Sometimes, I feel like the hardest thing in life is deciding what you want and then working towards those goals. I’ve been told I have good commitment, but when another evening rolls in and all I’ve done is eat and watch YouTube, it sure doesn’t feel like it.
When uni ended for the summer, I had all these great plans regarding my novels and this blog–I was going to work hard on my drafts, start getting friends to give me feedback, start posting weekly again… However, by the end of July, I’d basically done nothing. I then decided I was fed up with half-heartedly chasing my goals and I was ready to make a plan and get out there with that butterfly net.
So far, it’s going well. I know that a one-size motivation-plan doesn’t fit all, but getting me moving sometimes feels like beating a rock with a stick. So I’d like to share with you 5 things I’ve been doing this summer that (as of yet) seem to be working:
1. Make lists!
After a morning of stress where I felt overwhelmed by what I needed to do, let alone what I wanted to do, I decided to just make a list of EVERYTHING. No matter how redundant or impossible a task seemed, I decided what needed to be done to accomplish it and wrote it down with a box to check it off. I’m a fan of pretty, so I tried to make my lists look organised and planned. If things had deadlines, I wrote those down too. I did this in my bullet journal and ended up with 6 categories of tasks: Dreams (writing, blogging), paperwork/applications (like applying for a provisional license! Nope, still can’t drive yet), emails to write, uni tasks for the summer, problems to sort out for my new house at uni, and things I need to buy before term starts again. The last one isn’t really helping to achieve my goals, but putting everything in my head on paper helped me feel less burdened with information.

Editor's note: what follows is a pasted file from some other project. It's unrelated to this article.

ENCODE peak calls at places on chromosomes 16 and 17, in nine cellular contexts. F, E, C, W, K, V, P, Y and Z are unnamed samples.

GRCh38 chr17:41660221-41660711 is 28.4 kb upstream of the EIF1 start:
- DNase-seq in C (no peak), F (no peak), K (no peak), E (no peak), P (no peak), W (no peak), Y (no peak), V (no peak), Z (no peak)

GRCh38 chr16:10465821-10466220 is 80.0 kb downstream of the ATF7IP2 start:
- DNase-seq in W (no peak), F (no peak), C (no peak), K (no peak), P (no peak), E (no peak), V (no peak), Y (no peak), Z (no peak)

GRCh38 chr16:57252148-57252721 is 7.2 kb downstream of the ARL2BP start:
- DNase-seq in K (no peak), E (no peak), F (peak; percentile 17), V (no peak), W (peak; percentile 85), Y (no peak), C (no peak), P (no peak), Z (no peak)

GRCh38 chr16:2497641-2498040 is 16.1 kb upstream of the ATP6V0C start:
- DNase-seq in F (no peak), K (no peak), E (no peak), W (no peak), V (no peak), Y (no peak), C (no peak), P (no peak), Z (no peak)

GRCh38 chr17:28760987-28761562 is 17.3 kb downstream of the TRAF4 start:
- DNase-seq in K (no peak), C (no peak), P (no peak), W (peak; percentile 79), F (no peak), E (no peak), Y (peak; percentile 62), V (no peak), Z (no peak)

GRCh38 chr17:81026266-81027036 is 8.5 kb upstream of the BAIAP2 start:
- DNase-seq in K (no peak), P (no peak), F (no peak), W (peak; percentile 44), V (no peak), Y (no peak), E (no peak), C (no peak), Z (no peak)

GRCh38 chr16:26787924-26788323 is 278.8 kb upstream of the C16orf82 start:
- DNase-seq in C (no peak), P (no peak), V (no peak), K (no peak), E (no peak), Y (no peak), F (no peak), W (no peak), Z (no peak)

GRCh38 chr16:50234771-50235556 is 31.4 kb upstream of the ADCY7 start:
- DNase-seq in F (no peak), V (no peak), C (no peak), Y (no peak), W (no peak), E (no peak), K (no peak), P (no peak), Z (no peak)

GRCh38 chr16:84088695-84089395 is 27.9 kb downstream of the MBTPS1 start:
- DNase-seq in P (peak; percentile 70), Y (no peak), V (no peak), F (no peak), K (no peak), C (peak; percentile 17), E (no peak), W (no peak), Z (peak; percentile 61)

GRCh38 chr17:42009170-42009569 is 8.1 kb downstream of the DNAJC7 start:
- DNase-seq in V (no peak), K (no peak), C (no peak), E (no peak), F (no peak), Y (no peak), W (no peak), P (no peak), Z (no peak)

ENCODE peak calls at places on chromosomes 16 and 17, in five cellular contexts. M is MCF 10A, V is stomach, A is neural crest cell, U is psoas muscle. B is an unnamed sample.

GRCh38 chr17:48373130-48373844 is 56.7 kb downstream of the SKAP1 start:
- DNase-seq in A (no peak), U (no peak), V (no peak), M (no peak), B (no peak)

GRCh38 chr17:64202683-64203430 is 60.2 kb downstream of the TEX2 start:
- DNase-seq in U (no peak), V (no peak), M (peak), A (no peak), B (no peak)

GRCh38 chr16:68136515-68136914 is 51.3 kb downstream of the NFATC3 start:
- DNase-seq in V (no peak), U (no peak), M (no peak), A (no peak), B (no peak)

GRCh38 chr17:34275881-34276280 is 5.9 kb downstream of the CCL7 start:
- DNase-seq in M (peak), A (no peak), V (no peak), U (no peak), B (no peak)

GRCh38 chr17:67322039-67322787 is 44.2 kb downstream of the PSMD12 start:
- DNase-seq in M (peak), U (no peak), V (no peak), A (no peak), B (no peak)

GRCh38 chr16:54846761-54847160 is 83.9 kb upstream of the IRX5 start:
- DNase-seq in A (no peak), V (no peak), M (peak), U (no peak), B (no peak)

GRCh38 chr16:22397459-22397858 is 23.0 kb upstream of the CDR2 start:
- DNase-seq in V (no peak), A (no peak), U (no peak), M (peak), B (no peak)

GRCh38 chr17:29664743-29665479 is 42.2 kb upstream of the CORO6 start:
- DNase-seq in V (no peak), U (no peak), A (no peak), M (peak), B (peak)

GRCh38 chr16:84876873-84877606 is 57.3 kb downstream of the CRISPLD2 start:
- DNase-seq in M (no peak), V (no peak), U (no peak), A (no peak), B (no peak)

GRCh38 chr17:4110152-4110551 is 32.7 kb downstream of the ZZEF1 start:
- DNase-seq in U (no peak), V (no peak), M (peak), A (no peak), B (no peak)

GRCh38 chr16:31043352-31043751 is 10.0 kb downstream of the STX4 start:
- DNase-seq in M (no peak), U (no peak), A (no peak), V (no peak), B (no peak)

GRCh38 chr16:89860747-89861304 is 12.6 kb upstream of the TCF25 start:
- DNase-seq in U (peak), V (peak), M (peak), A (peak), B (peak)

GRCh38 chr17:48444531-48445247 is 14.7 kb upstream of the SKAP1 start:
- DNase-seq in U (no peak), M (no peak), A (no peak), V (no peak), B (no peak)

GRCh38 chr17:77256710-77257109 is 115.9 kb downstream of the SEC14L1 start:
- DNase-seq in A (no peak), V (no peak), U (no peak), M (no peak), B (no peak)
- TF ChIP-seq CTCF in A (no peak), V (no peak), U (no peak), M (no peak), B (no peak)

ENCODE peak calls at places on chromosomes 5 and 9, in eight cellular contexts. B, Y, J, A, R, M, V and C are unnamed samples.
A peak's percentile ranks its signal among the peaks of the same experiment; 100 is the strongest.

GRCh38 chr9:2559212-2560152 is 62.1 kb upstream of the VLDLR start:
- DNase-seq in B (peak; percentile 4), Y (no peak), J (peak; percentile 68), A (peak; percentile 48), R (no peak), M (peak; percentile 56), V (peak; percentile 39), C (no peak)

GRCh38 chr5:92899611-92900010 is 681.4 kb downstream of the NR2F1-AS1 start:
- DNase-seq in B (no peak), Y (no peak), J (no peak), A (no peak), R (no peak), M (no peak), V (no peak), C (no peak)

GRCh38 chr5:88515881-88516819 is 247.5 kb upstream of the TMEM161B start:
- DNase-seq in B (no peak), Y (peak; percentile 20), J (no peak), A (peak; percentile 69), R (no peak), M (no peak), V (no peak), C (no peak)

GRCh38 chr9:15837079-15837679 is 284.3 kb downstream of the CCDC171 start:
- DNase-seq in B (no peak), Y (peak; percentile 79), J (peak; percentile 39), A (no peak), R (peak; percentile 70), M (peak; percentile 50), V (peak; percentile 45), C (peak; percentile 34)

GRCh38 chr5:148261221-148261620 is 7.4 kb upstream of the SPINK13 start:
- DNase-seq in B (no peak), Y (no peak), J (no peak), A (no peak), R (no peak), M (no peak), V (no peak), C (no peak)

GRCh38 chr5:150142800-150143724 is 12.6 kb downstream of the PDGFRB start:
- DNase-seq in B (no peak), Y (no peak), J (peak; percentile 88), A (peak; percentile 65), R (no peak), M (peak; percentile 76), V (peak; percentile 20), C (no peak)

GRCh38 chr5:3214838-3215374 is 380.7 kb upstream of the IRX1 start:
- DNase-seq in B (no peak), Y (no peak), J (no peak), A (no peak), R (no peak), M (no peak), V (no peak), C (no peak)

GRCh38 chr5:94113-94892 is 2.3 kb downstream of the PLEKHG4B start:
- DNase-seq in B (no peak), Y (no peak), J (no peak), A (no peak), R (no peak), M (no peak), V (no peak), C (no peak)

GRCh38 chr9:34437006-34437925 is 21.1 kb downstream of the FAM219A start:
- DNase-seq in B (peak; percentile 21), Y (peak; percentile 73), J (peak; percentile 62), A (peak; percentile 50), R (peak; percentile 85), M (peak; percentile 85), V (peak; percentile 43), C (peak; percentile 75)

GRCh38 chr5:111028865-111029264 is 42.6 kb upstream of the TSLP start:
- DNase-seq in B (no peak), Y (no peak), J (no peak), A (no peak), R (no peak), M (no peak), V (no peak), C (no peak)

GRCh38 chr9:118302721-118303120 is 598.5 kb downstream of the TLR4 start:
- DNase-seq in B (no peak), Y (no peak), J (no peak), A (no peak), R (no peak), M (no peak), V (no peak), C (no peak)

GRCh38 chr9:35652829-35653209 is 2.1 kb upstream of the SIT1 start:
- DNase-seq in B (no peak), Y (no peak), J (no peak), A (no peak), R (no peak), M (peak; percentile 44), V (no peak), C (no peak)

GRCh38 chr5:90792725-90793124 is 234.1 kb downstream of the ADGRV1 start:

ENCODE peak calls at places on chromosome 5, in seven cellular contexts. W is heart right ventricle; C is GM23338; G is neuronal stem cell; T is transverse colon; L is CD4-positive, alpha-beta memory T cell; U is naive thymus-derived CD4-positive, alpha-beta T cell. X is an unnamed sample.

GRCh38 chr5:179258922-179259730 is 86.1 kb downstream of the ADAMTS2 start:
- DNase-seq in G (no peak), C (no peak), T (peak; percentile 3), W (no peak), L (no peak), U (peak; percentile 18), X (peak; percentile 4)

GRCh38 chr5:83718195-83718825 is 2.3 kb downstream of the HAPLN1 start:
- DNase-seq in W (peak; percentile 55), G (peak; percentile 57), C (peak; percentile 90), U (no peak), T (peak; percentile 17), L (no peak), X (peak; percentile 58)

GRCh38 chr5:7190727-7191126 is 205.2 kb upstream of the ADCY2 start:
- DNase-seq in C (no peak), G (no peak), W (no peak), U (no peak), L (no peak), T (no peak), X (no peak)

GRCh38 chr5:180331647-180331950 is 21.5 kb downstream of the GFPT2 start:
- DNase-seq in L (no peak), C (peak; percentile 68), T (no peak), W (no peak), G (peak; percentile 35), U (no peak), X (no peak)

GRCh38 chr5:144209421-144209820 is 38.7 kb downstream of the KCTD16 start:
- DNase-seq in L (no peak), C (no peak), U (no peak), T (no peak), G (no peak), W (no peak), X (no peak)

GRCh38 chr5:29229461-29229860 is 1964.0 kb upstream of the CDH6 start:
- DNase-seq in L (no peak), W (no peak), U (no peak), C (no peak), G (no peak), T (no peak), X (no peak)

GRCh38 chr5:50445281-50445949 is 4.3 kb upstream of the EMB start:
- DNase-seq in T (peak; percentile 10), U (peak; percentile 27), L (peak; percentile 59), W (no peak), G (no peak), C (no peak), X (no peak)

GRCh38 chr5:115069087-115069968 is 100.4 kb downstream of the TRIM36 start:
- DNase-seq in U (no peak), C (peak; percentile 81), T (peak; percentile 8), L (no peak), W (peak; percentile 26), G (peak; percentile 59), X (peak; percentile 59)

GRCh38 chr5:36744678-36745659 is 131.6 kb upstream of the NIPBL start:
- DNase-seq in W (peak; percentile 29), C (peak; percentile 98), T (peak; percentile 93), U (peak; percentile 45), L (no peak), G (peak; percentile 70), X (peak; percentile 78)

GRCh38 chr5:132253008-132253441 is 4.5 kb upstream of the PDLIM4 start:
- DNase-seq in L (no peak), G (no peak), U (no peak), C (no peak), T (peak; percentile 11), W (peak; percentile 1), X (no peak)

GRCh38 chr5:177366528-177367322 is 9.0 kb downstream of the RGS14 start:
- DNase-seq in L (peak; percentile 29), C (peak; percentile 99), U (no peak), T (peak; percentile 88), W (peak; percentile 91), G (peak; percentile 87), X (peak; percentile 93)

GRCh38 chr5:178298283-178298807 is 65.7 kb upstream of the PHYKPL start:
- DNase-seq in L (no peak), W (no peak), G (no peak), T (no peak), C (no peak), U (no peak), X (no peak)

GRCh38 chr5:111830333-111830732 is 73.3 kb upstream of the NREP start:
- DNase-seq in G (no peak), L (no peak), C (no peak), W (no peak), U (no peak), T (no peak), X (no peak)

2. Look at the lists each morning and decide what can be done today.
I make a ‘do today’ list every morning with what I hope to achieve that day. I’m trying to choose at least one task each morning that I really really really don’t want to do. Then I pick several things I’m looking forward to doing, like writing this blog post! I do the one I’m not looking forward to first and try to do it as fast as I can. So far these awful tasks have been paperwork or “important email” related, which don’t take that long but ugh–I certainly dread them.
3. Break tasks down into manageable parts!
If I could make a big task into several smaller tasks, I did that and put it into my lists. Even with my ‘do today’ list, I try to be as specific as possible. I’ve noticed that being specific really helps, even if it means breaking up one task into three: instead of just putting “write!”, I now put things like “edit chapter three of Two Kinds of Darkness”, “do 1 writing prompt”, “start a blog post”. It means I know exactly what I’m expecting of myself and I get to check off the tasks much quicker, which makes me feel good.
4. Wake up before noon…
I am not a morning person. I love mornings, but I’ve sure missed an awful lot of them this summer–1pm starts are just too easy for me to do. I did a lot of waking up at 1 or 2pm this last winter as well and considering that I was up in the north of England, this meant I was getting only a few hours of sunlight on those days. For sanity’s sake, I do not recommend. Getting up that late makes me feel tired, even if I’ve had eleven-plus hours of sleep, meaning it takes me until 3 or 4 in the afternoon to get started. And after dinner, I have no motivation. So I’ve grudgingly admitted that the painful 9am wake up (shhh–I know I’m pathetic) means I get a lot more done and is completely worth it.
5. Do it today–tomorrow it will suck just as much, if not more.
I’m trying very hard to stick to this mantra because I’d always rather put things off ’til tomorrow. Right now, I’m trying to work out the balance between working hard and giving myself a break when I need it. The problem is, how do I decide when I really do need a breather or when I’m just being lazy? I want to hold myself accountable and tick off as many items on my ‘do today’ list as I can, but some days I find it really hard and end up with a handful of undone tasks by nightfall. I’m still figuring this one out, but I’m trying to make sure the ‘breaks’ don’t last entire days or span several afternoons in a row. I’ve noticed my motivation is very linked to the weather: if it’s cold and drizzly, I just want to crawl back into bed, but if the sun is shining, I feel happier and ready to kick *ss.
I know that, ultimately, I will slack off and fall back into the pit of reality denial (everything we want will be delivered to us on the palms of fairies, right?). But I’d like to hope that every time I get up and dust myself off, it will become that little bit easier to get back to work.
Remember: you owe it to yourself to live your dreams.